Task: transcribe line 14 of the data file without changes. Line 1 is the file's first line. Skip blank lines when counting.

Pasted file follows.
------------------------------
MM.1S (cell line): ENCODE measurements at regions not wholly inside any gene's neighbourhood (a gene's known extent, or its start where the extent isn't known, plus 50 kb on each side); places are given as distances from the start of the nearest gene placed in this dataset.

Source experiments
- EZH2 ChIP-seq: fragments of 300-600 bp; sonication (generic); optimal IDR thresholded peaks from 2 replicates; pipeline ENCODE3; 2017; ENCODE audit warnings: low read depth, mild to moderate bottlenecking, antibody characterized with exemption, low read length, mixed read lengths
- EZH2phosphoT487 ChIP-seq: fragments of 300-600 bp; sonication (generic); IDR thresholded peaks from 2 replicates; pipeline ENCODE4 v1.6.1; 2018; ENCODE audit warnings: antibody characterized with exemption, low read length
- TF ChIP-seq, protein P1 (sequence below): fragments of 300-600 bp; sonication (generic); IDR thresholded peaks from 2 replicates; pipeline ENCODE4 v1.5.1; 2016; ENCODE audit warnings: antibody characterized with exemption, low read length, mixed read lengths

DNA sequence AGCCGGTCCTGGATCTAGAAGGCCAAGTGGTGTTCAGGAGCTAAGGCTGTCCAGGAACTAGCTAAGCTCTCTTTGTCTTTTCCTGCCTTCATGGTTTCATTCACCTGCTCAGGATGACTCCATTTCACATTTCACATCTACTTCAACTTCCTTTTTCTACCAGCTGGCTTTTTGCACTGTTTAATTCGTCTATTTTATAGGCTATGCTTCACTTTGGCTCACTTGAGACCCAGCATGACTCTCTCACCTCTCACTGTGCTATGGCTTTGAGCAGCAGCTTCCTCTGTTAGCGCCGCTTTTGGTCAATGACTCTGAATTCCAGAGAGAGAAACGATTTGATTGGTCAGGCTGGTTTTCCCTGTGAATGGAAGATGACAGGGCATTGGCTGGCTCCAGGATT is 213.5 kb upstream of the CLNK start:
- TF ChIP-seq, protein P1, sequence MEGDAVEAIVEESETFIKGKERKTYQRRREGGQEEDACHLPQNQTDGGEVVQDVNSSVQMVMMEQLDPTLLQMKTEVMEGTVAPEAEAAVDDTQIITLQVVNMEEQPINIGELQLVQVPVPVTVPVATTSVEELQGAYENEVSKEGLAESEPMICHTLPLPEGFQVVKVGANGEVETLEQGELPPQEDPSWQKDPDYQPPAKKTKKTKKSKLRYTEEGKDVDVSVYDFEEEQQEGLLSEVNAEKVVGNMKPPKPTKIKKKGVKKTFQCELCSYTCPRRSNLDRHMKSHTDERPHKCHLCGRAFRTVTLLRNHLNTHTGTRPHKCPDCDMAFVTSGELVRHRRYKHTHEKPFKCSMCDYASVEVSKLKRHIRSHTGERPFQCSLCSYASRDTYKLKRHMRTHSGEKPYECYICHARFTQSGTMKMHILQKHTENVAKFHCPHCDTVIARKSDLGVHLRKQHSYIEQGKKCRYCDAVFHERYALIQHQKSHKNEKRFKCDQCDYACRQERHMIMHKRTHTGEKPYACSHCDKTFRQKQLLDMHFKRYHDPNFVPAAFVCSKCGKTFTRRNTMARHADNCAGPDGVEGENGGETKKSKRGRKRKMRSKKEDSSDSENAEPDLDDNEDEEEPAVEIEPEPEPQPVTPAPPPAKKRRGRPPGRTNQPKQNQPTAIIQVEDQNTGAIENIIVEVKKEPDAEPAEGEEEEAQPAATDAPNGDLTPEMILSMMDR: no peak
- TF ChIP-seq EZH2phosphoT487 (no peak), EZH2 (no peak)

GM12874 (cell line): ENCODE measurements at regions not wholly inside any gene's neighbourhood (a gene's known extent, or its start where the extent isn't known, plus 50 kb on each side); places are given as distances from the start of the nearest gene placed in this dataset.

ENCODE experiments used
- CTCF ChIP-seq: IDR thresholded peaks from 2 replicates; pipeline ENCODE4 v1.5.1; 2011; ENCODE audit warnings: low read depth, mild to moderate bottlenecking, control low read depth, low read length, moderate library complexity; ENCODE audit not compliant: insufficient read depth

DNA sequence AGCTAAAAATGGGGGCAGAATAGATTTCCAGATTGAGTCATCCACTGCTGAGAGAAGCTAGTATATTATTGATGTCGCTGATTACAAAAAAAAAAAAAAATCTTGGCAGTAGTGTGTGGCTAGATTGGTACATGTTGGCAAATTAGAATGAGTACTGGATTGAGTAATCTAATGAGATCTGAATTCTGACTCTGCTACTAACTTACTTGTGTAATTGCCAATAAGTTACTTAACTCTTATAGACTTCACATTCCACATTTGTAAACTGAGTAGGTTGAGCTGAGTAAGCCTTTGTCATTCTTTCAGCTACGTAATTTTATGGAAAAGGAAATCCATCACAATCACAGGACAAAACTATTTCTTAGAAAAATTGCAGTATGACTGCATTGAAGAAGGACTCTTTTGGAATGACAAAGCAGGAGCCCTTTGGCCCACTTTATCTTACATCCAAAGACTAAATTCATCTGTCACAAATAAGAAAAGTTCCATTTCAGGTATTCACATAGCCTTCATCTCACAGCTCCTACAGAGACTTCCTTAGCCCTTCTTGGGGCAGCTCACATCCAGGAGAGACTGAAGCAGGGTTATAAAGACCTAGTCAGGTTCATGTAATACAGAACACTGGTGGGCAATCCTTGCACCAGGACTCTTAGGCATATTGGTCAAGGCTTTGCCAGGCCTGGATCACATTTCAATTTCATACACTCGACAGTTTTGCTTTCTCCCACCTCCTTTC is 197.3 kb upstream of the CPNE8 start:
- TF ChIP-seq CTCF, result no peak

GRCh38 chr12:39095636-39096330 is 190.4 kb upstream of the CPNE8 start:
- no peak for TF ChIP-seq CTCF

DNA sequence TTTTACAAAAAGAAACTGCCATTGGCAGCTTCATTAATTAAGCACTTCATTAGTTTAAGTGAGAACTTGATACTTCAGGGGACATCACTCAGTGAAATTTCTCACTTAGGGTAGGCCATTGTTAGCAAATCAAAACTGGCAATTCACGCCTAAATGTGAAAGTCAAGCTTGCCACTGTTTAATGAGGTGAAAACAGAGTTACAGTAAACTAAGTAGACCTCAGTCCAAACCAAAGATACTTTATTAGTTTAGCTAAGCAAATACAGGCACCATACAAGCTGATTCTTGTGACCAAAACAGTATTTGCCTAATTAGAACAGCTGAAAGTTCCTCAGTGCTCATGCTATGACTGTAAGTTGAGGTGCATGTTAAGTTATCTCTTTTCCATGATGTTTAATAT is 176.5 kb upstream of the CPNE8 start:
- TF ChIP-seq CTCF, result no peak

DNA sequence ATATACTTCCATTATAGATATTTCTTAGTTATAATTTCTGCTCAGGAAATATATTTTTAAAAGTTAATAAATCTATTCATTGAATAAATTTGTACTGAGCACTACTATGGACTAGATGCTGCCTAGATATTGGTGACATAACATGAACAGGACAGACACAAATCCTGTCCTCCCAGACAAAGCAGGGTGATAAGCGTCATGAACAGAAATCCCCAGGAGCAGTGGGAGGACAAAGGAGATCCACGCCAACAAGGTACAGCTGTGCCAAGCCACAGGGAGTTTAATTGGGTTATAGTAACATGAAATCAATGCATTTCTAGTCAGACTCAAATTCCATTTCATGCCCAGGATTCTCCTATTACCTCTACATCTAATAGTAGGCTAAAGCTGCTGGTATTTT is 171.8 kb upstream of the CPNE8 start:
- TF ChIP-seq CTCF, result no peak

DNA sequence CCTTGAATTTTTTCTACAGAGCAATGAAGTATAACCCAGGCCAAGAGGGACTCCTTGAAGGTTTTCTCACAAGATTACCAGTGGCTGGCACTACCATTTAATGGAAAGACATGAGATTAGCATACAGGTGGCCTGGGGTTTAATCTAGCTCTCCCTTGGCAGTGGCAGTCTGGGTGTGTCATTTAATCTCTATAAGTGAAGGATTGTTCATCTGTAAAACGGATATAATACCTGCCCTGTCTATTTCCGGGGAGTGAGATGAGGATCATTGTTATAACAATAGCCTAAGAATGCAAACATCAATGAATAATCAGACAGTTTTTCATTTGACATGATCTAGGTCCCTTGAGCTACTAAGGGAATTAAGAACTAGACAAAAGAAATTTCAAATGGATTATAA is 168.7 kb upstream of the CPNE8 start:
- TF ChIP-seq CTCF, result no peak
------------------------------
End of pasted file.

GRCh38 chr12:39095636-39096330 is 190.4 kb upstream of the CPNE8 start: